For most heads, 1996 was a golden year in Hip Hop. We saw classic albums from Redman, Outkast, UGK, and The Roots [and a slew of others], however one album that often goes ignored is Lil Kim’s debut, Hard Core. Say what you will about Kim now, but 1996 was the year she grabbed the rap game by the balls and showed men that they weren’t the only ones who could talk about the mafia, drugs, indulgence, and sex with a sharp, vile tongue. Lil Kim was “that bitch” and she made no apologies for it. And whether you liked it or not, she forced you to look, listen, and observe and question who she was, where she came from, and ponder where in the hell she hid all that venom in that tiny body.
As we celebrate the 15th anniversary of one of Hip Hop’s most provocative and raunchiest albums, I give you my top reasons why this album left a lasting impression and still holds its own 15 years later.
The Set Up
Most know the story of how Kim got her start. She spit a freestyle for Biggie, which impressed him to the point he added her to his group, Junior M.A.F.I.A. However, upon the release of their album Conspiracy, Big Momma [as she became known] stole the show so much that no one remembered the other members names or contributions. Hell, some of you still might not remember “the others” but you damn sure remember Lil Kim.
This Is A Man’s World…NOT!
Lil Kim’s hustle reminds me of the age old tale that says women finally pushed men out the way, came out the cave, and said, “This isn’t so hard.” Kim and Biggie realized that we had never seen a woman speak the same way men did on wax so they changed it. And Kim not only spoke about sex, loyalty, and “five families” type shit, she was just as ballsy, aggressive, and raw with it but above all, it was believable earning her the street cred she deserved.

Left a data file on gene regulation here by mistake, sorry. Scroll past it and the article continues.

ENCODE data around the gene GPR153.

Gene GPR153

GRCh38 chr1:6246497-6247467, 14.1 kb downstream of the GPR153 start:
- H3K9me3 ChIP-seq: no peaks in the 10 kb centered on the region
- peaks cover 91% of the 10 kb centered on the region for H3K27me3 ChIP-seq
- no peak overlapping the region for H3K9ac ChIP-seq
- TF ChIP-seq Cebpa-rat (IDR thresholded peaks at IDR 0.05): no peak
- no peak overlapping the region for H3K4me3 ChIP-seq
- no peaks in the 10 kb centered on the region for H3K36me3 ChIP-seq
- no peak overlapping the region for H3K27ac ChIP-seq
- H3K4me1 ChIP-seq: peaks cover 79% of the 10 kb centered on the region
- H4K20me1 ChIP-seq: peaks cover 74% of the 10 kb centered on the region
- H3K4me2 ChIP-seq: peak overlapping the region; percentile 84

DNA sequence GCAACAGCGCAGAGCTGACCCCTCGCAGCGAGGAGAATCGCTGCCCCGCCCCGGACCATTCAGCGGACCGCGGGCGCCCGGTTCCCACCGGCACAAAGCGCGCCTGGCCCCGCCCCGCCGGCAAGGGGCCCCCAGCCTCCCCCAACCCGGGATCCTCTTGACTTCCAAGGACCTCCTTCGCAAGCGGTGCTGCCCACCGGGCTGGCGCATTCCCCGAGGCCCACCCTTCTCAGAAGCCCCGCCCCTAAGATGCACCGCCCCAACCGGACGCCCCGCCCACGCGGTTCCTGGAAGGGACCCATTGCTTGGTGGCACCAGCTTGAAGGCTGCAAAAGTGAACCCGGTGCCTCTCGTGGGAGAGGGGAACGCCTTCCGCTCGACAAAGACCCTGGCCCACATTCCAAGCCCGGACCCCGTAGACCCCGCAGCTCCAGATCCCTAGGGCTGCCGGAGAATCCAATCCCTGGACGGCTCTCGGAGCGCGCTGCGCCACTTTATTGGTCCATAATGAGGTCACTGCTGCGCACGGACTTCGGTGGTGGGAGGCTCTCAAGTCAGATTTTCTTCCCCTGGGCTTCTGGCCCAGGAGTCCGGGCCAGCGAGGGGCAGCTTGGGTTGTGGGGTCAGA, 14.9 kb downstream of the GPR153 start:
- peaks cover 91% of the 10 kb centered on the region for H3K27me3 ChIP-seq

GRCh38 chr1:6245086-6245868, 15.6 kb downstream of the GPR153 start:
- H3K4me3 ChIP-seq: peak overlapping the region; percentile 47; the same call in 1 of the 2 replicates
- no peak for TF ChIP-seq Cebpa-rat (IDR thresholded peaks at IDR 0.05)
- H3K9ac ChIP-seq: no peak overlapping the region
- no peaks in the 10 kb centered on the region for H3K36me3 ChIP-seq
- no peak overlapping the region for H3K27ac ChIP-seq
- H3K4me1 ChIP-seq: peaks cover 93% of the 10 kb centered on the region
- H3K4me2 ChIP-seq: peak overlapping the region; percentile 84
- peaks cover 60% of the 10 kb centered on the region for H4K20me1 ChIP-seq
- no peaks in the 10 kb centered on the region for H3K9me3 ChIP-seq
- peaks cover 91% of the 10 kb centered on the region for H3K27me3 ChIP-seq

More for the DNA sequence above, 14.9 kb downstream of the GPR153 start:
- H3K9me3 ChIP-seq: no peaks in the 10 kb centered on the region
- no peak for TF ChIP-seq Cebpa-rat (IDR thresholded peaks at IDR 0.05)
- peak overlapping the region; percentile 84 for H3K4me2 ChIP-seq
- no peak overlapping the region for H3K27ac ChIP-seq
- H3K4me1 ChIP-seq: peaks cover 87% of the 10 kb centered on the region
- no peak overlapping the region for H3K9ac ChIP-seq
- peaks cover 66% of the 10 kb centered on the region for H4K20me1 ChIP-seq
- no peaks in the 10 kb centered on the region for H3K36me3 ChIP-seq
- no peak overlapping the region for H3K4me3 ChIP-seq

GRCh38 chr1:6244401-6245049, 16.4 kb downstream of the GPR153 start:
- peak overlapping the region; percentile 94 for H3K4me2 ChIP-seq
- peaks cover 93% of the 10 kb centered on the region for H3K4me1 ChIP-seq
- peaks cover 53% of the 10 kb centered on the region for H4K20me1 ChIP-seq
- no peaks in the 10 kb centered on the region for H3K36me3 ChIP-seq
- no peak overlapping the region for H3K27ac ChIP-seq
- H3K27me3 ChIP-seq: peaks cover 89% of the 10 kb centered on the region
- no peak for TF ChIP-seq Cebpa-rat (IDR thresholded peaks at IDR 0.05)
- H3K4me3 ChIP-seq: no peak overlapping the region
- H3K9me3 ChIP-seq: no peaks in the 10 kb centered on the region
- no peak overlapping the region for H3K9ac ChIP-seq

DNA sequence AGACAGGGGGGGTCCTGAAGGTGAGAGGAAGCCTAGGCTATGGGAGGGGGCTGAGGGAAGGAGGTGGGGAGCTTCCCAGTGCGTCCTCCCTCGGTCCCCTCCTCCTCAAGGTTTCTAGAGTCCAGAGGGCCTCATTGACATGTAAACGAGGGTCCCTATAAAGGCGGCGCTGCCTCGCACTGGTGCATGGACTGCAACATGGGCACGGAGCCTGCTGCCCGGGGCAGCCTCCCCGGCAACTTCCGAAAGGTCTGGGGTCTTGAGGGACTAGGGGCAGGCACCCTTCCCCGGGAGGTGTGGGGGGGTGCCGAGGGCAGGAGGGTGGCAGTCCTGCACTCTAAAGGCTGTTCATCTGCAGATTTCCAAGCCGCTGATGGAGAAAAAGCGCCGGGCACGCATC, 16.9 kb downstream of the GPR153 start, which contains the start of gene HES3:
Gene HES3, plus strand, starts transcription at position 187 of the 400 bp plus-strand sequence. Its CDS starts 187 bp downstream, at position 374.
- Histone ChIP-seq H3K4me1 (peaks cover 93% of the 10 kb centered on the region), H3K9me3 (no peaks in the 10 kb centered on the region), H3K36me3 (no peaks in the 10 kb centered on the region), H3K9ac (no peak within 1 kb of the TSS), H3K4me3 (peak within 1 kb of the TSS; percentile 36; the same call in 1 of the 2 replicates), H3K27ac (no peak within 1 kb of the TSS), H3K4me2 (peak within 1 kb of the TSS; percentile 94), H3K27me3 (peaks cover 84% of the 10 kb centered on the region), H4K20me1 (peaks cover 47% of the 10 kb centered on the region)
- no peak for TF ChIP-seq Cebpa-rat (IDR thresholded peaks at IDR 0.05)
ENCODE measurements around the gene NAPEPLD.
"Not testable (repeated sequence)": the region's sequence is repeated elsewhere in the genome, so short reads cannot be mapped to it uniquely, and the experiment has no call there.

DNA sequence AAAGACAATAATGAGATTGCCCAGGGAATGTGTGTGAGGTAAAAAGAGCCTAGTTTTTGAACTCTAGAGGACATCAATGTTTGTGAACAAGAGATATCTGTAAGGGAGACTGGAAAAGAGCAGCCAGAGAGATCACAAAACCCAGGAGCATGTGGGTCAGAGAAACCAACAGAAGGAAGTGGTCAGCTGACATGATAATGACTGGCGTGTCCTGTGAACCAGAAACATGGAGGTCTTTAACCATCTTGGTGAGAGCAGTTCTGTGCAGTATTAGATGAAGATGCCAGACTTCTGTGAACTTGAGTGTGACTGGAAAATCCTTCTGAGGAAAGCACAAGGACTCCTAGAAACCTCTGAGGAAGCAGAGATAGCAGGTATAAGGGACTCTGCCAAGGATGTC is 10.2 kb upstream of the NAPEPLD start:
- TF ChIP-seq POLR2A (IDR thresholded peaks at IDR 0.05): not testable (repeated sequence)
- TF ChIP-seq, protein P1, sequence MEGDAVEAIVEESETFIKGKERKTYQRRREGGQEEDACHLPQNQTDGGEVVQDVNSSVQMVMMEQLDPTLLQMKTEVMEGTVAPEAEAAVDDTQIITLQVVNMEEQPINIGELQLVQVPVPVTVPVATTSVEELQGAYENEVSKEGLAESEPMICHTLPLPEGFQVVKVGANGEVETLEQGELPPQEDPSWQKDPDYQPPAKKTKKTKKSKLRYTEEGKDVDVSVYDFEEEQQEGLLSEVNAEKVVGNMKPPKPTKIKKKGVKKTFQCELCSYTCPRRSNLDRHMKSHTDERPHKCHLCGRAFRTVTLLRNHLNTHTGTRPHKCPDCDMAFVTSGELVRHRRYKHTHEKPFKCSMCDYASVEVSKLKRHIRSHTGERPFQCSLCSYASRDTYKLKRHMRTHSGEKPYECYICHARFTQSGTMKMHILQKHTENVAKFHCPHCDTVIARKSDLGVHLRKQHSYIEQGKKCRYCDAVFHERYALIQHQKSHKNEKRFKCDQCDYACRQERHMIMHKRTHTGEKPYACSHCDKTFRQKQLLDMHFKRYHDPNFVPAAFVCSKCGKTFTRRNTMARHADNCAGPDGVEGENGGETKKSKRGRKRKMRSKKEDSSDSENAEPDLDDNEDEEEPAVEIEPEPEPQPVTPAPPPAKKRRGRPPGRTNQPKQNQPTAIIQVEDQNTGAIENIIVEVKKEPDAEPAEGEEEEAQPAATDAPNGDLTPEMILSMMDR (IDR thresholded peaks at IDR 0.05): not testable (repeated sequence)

Yep, you know the one I’m talking about. The “Rap Pam Grier”’ tailored in a leopard print bikini and fur spread eagle with her snatch on display. Not only was this a jail favorite, it had everyone talking and made a lot of teenage boys [and some grown men] experiencing things they never wanted to forget. Utilized as a promotional tool to hype up the album [and almost a bait and switch], it worked flawlessly. Kim and team knew their approach would garner attention and the material was good enough to avoid you feeling hoodwinked.
S/N—If you pull 100 dudes [and some women] in a room and ask them where they were when they first saw “the poster,” I bet over half could tell you with no hesitation.
Prior to Da Brat’s Funkdafied, which made her the first female rapper to have a platinum album, most Hip Hop albums from female rappers didn’t sell as well as their male counterparts. However, Hard Core went 2x platinum and still remains one of the highest selling albums from a female rapper, ever.
Although she had very few guest appearances, the ones she did have were potent enough to leave an everlasting mark making her debut that much stronger. With a verse from Jay-Z, and Biggie serving as a guide, guest star, ghostwriter as well as an executive producer alongside Puff Daddy with Ski, Jermaine Dupri, and The Hitmen contributing beats, Hard Core had a solid team to take the album where they all knew it could go…and did.